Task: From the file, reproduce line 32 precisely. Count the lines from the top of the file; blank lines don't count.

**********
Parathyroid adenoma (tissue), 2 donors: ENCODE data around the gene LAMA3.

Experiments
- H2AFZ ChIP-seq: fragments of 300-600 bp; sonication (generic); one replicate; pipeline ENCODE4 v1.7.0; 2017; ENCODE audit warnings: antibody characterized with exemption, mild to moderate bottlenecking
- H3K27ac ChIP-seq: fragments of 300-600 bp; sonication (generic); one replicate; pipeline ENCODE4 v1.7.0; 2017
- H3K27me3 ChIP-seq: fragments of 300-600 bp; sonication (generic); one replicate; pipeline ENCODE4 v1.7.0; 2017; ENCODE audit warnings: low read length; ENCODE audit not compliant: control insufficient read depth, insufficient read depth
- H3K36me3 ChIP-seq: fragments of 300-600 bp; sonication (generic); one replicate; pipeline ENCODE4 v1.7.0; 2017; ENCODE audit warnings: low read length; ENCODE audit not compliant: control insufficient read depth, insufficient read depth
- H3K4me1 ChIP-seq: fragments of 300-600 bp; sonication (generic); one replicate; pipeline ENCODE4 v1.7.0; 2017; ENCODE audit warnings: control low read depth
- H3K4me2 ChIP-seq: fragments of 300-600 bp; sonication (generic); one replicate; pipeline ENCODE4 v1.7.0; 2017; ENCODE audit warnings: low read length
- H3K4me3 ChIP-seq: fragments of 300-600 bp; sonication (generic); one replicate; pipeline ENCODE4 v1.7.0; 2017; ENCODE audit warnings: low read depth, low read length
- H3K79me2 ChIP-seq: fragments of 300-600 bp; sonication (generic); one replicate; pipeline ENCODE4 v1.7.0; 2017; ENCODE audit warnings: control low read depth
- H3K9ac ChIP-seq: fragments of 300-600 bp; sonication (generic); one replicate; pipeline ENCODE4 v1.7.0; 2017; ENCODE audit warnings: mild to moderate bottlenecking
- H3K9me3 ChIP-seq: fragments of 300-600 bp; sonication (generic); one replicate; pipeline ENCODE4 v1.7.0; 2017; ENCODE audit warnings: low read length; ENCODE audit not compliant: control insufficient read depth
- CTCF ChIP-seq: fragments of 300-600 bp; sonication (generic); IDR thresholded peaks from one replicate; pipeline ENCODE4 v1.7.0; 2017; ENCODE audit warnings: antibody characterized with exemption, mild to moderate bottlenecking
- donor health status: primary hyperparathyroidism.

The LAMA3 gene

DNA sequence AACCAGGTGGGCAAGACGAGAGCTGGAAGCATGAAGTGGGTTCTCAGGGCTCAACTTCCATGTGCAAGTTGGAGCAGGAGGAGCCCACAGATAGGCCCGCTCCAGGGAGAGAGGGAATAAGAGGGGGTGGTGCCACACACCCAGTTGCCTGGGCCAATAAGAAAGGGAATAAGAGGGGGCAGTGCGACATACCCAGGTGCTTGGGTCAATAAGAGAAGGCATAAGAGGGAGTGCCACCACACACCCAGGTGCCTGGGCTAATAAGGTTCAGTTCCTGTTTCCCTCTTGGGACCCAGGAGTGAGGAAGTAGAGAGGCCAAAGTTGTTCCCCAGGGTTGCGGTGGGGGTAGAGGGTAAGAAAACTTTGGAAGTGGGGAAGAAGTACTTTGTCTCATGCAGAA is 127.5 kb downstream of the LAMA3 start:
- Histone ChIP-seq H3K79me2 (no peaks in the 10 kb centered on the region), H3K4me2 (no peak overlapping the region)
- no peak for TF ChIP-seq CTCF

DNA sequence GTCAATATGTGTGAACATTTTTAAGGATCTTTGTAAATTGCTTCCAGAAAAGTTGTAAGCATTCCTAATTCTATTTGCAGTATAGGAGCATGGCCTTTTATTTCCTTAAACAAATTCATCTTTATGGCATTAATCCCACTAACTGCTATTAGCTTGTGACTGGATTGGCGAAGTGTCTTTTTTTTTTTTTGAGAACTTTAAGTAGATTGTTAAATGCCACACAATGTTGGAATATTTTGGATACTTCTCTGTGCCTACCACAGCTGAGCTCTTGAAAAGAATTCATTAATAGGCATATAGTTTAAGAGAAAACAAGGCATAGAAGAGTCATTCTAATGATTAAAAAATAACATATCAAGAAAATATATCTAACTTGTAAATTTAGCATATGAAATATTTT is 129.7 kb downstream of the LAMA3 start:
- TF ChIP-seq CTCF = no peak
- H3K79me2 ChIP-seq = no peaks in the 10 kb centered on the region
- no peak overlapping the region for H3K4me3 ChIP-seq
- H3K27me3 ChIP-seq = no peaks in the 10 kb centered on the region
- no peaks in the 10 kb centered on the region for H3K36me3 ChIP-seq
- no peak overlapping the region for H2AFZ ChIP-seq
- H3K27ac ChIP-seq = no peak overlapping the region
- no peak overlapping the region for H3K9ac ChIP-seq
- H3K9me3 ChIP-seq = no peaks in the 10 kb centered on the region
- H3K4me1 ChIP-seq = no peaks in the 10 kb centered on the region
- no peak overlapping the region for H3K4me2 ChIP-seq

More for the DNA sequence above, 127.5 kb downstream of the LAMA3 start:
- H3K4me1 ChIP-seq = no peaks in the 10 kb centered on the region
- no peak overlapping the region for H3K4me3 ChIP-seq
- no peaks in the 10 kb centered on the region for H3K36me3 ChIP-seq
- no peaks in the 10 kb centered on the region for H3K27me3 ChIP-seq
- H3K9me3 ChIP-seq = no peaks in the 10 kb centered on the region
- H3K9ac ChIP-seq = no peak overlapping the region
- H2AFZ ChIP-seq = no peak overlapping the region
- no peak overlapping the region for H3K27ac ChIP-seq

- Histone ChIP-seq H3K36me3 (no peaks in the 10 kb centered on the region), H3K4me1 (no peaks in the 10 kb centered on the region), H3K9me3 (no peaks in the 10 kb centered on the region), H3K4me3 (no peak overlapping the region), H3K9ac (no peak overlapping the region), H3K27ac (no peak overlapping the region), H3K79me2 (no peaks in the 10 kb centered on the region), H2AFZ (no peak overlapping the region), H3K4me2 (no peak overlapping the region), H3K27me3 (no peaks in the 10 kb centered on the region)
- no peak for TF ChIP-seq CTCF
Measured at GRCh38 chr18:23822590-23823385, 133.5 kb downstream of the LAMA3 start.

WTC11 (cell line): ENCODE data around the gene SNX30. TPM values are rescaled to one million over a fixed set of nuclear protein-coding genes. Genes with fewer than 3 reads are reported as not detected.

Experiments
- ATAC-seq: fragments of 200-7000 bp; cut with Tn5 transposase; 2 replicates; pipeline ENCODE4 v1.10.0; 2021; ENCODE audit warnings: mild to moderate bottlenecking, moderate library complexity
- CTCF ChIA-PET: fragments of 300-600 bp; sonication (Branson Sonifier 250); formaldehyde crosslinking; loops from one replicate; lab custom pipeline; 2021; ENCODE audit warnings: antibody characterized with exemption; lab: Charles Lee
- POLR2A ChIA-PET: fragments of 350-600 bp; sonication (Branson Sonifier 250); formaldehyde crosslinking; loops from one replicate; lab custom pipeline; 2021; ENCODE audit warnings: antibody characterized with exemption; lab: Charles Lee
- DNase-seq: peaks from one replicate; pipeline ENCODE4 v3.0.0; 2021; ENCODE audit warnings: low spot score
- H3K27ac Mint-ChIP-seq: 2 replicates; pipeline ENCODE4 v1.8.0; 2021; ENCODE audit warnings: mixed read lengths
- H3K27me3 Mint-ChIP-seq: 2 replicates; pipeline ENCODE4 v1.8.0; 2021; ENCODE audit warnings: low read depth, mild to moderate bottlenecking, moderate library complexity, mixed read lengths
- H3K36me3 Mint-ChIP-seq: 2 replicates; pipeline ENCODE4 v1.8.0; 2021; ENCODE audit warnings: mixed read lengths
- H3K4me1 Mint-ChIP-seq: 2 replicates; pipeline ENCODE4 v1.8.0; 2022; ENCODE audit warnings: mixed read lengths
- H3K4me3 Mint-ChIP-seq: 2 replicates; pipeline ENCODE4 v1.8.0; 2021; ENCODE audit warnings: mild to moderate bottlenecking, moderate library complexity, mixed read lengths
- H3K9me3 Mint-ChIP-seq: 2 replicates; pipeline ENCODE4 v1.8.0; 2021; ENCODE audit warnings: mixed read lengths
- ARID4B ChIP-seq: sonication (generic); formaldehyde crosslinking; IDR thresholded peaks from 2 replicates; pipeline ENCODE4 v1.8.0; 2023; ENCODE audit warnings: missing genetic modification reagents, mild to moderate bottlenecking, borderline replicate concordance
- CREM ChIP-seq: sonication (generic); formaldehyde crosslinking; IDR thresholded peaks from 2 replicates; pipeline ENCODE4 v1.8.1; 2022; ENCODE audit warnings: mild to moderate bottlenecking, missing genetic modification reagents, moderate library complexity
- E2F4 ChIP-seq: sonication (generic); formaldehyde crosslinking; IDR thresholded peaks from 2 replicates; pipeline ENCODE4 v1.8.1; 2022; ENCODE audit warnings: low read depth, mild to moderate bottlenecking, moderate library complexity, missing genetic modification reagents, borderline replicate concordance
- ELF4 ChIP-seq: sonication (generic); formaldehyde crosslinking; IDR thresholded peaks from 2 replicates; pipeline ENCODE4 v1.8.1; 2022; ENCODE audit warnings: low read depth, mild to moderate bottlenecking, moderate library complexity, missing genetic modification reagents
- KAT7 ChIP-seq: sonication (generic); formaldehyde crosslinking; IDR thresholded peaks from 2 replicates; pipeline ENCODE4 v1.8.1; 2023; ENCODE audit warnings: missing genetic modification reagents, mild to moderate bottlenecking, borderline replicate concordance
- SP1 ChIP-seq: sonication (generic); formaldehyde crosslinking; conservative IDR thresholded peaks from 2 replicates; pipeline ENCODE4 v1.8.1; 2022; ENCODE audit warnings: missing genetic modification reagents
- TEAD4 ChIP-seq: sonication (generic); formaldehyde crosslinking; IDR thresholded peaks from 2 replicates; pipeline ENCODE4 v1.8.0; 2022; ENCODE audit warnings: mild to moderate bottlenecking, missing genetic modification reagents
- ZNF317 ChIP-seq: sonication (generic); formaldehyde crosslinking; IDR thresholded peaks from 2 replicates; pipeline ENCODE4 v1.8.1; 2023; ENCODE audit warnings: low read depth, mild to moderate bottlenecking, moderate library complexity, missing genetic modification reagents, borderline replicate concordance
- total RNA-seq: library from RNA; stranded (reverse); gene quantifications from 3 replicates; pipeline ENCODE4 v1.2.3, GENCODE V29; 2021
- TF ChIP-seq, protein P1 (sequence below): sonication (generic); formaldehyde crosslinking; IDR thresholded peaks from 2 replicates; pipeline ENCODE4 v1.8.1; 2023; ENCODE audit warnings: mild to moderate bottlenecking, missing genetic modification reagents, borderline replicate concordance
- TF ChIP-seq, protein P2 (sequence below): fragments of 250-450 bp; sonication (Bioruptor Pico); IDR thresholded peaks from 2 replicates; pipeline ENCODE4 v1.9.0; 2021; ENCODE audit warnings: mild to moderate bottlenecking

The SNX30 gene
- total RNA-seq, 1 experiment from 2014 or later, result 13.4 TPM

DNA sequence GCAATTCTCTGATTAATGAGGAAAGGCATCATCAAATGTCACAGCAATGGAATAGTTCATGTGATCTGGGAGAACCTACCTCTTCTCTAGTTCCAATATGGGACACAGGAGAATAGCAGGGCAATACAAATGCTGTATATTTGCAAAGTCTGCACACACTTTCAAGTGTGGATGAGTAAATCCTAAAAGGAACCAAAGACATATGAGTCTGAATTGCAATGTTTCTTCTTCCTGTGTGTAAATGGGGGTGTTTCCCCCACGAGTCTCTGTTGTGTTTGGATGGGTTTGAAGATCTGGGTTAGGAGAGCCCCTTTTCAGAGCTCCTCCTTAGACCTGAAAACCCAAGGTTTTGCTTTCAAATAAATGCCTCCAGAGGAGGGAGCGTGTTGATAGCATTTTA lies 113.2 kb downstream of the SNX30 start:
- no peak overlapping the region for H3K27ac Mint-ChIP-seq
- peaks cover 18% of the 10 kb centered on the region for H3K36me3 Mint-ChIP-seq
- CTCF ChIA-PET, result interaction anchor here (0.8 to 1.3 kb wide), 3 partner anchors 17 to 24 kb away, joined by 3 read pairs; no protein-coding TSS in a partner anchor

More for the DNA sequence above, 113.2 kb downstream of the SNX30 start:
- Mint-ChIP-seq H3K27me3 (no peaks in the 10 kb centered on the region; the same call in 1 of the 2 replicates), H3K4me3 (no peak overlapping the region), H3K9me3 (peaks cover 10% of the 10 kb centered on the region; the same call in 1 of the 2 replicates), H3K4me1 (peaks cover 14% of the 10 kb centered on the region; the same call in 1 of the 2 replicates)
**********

- H3K4me1 ChIP-seq = no peaks in the 10 kb centered on the region